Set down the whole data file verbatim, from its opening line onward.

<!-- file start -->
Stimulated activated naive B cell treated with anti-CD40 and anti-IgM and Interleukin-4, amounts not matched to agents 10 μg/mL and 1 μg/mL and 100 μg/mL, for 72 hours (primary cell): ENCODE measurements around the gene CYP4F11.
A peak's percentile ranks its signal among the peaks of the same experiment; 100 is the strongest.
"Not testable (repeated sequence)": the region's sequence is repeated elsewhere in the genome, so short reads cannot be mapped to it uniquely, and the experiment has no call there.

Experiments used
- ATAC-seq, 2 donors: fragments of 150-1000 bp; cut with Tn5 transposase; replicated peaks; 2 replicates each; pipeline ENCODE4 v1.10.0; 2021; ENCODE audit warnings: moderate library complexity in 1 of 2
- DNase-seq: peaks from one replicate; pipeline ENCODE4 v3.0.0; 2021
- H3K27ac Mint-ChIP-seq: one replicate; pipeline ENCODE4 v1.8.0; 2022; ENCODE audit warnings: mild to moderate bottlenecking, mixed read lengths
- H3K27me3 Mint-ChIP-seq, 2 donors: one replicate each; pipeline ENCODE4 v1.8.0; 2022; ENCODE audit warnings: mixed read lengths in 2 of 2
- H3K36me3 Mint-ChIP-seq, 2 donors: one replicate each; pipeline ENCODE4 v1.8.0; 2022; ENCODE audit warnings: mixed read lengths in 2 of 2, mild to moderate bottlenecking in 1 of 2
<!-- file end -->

Stimulated activated naive B cell treated with anti-CD40 and anti-IgM and Interleukin-4, amounts not matched to agents 10 μg/mL and 1 μg/mL and 100 μg/mL, for 72 hours (primary cell): ENCODE measurements around the gene CYP4F11.
A peak's percentile ranks its signal among the peaks of the same experiment; 100 is the strongest.
"Not testable (repeated sequence)": the region's sequence is repeated elsewhere in the genome, so short reads cannot be mapped to it uniquely, and the experiment has no call there.

Experiments used
- ATAC-seq, 2 donors: fragments of 150-1000 bp; cut with Tn5 transposase; replicated peaks; 2 replicates each; pipeline ENCODE4 v1.10.0; 2021; ENCODE audit warnings: moderate library complexity in 1 of 2
- DNase-seq: peaks from one replicate; pipeline ENCODE4 v3.0.0; 2021
- H3K27ac Mint-ChIP-seq: one replicate; pipeline ENCODE4 v1.8.0; 2022; ENCODE audit warnings: mild to moderate bottlenecking, mixed read lengths
- H3K27me3 Mint-ChIP-seq, 2 donors: one replicate each; pipeline ENCODE4 v1.8.0; 2022; ENCODE audit warnings: mixed read lengths in 2 of 2
- H3K36me3 Mint-ChIP-seq, 2 donors: one replicate each; pipeline ENCODE4 v1.8.0; 2022; ENCODE audit warnings: mixed read lengths in 2 of 2, mild to moderate bottlenecking in 1 of 2